Municipalities across Ontario are cheering the government’s decision to suspend its competition for 1,000 megawatts’ worth of big, new renewable energy projects.
But one industry association representing companies that were preparing to try to snag a contract is shocked at the sudden shift in the winds at Queen’s Park.
Ontario’s energy minister minister said Tuesday there simply isn’t the demand for power to go ahead with its second round of procurement.
Instead, it can save $3.8 billion in costs related to the electricity system and save residents $2.45 a month on their electricity bills, Thibeault said.
In the rural township of North Frontenac, Mayor Ron Higgins’s phone was ringing off the hook after the surprise announcement.
His township’s council was the first to pass a motion earlier this year demanding that any new project receive municipal approval in order to get the province’s green light.
A one-time wind farm proposed for an area along the highway to Bon Echo Provincial Park had caused his residents much angst in recent years, said Higgins.
After North Frontenac passed its resolution motion in March, more than 100 other municipalities followed with resolutions of their own, and pressure mounted this summer at a meeting of Ontario municipalities.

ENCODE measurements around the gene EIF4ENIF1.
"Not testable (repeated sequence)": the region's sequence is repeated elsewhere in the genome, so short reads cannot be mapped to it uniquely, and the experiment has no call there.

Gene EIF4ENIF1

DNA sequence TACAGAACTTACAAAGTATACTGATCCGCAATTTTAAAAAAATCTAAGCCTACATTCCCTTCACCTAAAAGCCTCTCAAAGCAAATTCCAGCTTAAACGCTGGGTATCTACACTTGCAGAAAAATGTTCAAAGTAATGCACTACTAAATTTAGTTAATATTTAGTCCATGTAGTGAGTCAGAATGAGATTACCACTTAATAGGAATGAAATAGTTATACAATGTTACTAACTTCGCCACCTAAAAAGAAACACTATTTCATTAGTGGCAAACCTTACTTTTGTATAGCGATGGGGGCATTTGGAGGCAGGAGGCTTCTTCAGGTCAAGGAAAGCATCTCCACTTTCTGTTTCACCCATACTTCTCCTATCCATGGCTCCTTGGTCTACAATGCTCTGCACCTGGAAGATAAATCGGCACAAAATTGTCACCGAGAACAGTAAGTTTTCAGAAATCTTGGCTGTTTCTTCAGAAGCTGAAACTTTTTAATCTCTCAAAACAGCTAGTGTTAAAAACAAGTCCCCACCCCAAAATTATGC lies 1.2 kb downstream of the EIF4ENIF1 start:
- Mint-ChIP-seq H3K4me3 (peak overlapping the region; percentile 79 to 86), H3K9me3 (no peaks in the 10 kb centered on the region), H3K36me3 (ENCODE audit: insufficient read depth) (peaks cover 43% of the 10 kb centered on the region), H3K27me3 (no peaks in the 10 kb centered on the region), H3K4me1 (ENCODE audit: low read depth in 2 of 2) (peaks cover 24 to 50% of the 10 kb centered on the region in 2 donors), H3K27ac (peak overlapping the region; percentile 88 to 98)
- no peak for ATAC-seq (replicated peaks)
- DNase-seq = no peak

Still, Higgins only expected to have more input in the next request for proposals.
“But it caught me off guard. I wasn’t expecting them to cancel it outright at this point,” said Higgins.
Wind association ‘shocked’ by decision
But not everyone was thrilled.
“We were extremely disappointed and shocked by the decision,” said Robert Hornung, president of the Canadian Wind Energy Association, which represents project developers, wind turbine owners, manufacturers and others in the industry.
The association and its members will turn to making the case for a future competition for renewable energy contracts, as the province embarks on consultations for a new long-term energy strategy due in 2017.
Hornung is convinced the province will need more wind power to hit its greenhouse gas emission targets, and he hopes the decreasing cost of producing power from wind will be attractive.
But in the meantime, he questioned whether the move could leave Ontario unprepared for future electricity needs.
“It’s very true we do have a surplus of power today,” said Hornung.
“But when you’re procuring power today, you’re looking to have that power come on line three or four years down the road and that’s when new power needs are going to be emerging.”
Move brings market uncertainty, says professor
Warren Mabee, a professor at Queen’s University, shared Hornung’s view that the province could stand to better plan ahead, or bring on extra renewable energy for the day when one of its nuclear reactors needs to be taken off line.
He also questioned if the province might be hampering its longtime goal of creating an entire industry around green energy, which it intended to foster through incentives and predictable procurement plans.
“By back-tracking on those long-term plans and saying, ‘We’re not going to buy as much,’ they’ve introduced a strong element of uncertainty into the marketplace,” said Mabee.
“That’s going to affect businesses, it’s going to affect potential jobs, it will have a rundown effect that’s not going to have the effect they wanted.”
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